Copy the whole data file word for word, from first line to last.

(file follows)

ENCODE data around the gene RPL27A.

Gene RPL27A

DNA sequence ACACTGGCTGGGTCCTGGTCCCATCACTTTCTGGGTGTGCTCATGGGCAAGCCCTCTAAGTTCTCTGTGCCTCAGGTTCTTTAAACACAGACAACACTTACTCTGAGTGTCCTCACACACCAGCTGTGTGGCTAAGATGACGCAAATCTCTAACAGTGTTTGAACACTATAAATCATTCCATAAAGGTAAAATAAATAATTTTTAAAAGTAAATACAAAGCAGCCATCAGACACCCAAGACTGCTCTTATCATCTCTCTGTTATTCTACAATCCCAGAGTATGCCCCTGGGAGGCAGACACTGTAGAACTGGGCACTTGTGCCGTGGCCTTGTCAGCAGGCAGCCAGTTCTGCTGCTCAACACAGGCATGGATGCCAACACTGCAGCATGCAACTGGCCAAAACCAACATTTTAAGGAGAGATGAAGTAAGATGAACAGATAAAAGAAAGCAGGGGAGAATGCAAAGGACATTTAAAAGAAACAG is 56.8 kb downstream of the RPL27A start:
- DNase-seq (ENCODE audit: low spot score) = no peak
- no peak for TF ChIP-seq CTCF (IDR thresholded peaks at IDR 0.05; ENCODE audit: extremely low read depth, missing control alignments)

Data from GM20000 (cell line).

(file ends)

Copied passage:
ENCODE data around the gene RPL27A.

Gene RPL27A

DNA sequence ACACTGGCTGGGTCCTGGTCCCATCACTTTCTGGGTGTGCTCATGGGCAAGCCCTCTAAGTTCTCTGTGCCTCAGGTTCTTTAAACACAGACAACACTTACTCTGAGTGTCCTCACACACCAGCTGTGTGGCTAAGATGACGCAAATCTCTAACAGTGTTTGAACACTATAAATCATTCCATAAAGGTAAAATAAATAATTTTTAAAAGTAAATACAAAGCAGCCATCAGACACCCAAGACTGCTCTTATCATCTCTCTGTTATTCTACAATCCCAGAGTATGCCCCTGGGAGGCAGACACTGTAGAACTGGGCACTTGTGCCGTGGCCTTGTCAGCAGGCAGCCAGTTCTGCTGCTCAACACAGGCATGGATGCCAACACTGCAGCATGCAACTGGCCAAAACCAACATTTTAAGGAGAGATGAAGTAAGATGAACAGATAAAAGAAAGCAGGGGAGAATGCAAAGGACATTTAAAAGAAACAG is 56.8 kb downstream of the RPL27A start:
- DNase-seq (ENCODE audit: low spot score) = no peak
- no peak for TF ChIP-seq CTCF (IDR thresholded peaks at IDR 0.05; ENCODE audit: extremely low read depth, missing control alignments)

Data from GM20000 (cell line).